In an interview with TechCrunch, Google’s Caesar Sengupta said the company is ending the program because it was running into issues scaling it. Each of the partners Google worked with to provide public WiFi had different technical and infrastructure needs, which made developing Station into a sustainable business challenging. Google had tried to monetize the service by showing ads to people as part of the login process. He also said the increased availability of cheap LTE data, particularly in India, made Google feel the program wasn’t as needed as it was before.
The good news is that most Stations will continue to offer free WiFi. For instance, RailTel, Google’s WiFi partner in India, will continue to provide free internet access at all 400 stations where the service is currently available. “We are working with our partners to transition existing sites so they can remain useful resources for the community,” Sengupta told TechCrunch.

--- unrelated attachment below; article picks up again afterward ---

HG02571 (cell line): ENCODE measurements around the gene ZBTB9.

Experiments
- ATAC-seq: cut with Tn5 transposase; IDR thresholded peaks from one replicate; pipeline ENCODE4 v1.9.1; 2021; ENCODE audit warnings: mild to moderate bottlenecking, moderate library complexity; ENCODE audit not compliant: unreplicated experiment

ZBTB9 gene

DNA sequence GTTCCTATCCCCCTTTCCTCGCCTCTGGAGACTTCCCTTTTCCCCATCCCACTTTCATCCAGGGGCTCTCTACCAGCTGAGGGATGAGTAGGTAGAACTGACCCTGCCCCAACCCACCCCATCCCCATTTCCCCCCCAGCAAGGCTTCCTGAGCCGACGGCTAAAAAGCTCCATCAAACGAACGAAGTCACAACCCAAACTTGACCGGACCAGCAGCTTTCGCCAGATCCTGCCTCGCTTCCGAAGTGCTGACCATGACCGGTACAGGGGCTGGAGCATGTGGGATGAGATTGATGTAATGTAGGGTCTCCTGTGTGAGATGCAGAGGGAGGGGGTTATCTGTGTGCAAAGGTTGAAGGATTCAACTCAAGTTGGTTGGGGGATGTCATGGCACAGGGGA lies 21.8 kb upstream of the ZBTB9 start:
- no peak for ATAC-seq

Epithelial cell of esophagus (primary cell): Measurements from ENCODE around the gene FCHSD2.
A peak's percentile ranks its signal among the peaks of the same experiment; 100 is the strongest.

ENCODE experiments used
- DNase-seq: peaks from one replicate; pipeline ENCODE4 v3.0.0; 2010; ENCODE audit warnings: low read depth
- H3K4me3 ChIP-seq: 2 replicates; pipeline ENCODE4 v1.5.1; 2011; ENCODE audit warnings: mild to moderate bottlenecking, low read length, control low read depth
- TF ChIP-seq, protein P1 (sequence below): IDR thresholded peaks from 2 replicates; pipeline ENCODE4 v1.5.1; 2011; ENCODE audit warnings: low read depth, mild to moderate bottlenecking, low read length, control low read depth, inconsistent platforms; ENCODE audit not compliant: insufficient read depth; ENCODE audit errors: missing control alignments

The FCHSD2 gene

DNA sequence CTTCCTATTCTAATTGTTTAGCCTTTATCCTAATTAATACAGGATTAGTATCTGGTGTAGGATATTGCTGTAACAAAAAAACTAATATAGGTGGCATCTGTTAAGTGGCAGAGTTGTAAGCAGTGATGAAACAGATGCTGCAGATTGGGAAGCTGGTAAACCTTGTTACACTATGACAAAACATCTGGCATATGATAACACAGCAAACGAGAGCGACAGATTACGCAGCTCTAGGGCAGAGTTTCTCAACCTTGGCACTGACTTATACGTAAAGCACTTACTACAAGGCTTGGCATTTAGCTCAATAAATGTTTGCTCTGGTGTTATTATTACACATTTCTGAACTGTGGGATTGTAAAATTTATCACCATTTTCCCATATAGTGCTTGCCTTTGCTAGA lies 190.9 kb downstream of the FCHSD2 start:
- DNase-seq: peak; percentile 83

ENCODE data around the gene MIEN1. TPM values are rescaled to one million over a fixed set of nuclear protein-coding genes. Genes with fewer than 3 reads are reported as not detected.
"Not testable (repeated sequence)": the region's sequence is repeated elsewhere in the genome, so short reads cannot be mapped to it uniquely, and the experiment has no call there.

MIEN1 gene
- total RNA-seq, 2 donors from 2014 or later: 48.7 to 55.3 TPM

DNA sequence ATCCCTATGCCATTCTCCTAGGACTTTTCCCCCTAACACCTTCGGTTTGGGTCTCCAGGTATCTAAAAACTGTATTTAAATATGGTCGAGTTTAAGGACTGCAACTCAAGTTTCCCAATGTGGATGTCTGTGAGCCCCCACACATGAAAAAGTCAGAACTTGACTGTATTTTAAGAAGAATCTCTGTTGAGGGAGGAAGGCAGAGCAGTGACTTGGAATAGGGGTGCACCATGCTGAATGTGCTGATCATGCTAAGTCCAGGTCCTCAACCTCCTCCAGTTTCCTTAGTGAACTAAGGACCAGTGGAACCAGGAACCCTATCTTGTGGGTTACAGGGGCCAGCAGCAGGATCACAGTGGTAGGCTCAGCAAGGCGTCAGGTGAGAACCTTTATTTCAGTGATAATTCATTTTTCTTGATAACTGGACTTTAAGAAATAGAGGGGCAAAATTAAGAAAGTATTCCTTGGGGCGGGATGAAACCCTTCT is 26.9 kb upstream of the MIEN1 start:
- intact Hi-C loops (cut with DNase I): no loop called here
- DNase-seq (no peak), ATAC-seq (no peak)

Besides Google, several other tech companies have tried to narrow the digital divide in developing countries, with some finding more success than others. For example, Facebook’s Free Basics initiative was banned in India in 2016 over net neutrality concerns. Despite the shutdown, it seems Station had been widely successful. In 2018, Google said Station had 8 million monthly active users in India, with people who were using the service consuming an average of 350MB per session at the time.